It doesn’t matter that we’re near the end of February — there is still plenty of time to get your new year goals and resolutions back on track. If you’ve fallen off the wagon, here are some tips to climb back in it and buckle up; there’s a long road ahead until the end of the year.
If you haven’t made any new year resolutions or goals for 2013, or don’t like to because you don’t think that’s “your thing” — okay. But you also can’t change for the better in any way unless you make the conscious decision to do so. And regardless of your personal journey or path, I believe we all could do a bit better each year.
This is it.
You’re not going to get today back again, and it’s okay to want tomorrow to be slightly better.
How to make New Year Resolutions that You’ll Keep:
1) Write it down. This is such a simple step, yet the majority of people don’t do it. Yes, there are plenty of people who have stuck to their resolve to lose weight or get out of debt by not writing down their goals, but if you DO write it down you have a greater chance of success. And who are we to fool around with statistics? If it feels hokey, don’t worry about it. You don’t have to share what you’ve written down to anybody — just keep it in a notebook or folded up in your purse.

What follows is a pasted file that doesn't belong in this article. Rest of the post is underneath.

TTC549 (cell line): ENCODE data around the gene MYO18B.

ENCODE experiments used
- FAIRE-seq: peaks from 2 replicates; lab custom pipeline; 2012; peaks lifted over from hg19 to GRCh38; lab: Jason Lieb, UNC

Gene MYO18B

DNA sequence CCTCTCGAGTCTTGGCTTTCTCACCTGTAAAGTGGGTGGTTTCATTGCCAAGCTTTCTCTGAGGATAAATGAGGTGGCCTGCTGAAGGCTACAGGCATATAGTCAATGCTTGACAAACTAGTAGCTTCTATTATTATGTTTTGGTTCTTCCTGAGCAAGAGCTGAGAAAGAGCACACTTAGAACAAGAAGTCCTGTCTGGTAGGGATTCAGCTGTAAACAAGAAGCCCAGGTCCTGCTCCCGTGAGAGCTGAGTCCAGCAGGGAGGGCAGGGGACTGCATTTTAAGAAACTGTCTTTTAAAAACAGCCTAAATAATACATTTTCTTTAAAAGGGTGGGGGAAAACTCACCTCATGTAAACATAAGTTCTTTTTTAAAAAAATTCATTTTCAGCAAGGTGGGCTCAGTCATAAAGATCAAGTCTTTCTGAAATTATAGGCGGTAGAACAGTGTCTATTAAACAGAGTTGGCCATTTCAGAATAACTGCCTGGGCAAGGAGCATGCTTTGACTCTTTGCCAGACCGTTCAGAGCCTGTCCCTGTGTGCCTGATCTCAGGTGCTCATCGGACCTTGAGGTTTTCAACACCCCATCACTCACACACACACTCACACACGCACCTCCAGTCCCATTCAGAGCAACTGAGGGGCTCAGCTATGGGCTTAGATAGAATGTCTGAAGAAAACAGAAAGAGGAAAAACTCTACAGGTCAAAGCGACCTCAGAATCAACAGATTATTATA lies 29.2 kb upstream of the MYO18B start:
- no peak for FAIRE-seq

2) Tell Someone. I know. In suggestion number 1 I said you don’t have to share your written resolution or goal list with anyone and now I’m telling you to tell someone else your personal wishes and dreams. I promise I’m not losing my mind— you still don’t have to share your written out list, but you DO have to share what you’re working on.
Accountability to someone else is a much stronger motivational drive than an intrinsic one. This means that you are more likely to disappoint yourself than you are someone else. That’s just how human nature is. We are also much more forgiving to others than we are to ourselves —- so if you veer off track, having a supportive someone in your corner is just who you’ll need to confide in and who can help you retain confidence.